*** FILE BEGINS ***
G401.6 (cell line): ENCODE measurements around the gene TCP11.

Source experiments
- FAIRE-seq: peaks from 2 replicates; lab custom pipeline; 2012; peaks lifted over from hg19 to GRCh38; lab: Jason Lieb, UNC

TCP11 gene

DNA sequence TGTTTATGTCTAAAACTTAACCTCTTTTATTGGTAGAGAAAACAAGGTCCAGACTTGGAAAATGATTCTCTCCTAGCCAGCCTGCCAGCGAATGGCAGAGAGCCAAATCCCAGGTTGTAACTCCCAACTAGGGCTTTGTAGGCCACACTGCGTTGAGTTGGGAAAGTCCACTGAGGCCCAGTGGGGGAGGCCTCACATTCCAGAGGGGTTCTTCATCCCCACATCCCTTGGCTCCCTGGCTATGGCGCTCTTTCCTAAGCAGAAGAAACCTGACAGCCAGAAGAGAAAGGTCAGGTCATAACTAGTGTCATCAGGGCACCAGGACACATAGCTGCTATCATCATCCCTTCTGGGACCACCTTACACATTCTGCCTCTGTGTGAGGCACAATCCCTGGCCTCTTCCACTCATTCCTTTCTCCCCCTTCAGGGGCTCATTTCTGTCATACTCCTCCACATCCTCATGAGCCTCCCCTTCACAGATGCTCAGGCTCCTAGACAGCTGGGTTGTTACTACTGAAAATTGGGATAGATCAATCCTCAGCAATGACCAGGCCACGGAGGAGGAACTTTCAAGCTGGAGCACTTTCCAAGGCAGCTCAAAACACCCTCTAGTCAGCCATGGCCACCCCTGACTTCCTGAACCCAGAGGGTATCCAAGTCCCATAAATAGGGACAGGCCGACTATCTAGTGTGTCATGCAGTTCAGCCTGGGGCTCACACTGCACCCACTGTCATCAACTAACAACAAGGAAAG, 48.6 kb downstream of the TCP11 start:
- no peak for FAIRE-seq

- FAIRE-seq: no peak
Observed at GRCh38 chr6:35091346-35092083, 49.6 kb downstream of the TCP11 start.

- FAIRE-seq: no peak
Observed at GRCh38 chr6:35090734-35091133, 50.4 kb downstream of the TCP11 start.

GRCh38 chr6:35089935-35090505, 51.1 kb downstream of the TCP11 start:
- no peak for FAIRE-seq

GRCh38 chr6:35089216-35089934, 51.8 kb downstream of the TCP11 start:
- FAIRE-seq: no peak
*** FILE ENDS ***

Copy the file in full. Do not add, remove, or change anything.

G401.6 (cell line): ENCODE measurements around the gene TCP11.

Source experiments
- FAIRE-seq: peaks from 2 replicates; lab custom pipeline; 2012; peaks lifted over from hg19 to GRCh38; lab: Jason Lieb, UNC

TCP11 gene

DNA sequence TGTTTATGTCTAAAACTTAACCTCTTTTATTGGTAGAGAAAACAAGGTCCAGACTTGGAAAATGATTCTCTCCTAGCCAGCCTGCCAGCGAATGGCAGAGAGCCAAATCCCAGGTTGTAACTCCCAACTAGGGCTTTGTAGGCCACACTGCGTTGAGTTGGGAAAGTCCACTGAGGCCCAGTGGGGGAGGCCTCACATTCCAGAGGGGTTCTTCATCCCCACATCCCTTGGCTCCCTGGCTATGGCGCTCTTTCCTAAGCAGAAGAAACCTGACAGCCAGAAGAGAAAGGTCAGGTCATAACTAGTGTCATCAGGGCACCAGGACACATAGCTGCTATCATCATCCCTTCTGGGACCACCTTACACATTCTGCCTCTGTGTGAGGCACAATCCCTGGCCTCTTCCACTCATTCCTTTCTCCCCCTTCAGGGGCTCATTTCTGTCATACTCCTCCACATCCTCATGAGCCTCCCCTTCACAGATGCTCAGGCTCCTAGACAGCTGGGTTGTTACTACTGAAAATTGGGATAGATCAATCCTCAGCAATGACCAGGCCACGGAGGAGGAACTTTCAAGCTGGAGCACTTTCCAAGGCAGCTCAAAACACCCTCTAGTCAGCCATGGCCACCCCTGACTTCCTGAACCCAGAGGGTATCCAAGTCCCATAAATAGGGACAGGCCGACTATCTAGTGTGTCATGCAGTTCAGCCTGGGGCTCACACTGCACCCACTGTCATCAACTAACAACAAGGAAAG, 48.6 kb downstream of the TCP11 start:
- no peak for FAIRE-seq

- FAIRE-seq: no peak
Observed at GRCh38 chr6:35091346-35092083, 49.6 kb downstream of the TCP11 start.

- FAIRE-seq: no peak
Observed at GRCh38 chr6:35090734-35091133, 50.4 kb downstream of the TCP11 start.

GRCh38 chr6:35089935-35090505, 51.1 kb downstream of the TCP11 start:
- no peak for FAIRE-seq

GRCh38 chr6:35089216-35089934, 51.8 kb downstream of the TCP11 start:
- FAIRE-seq: no peak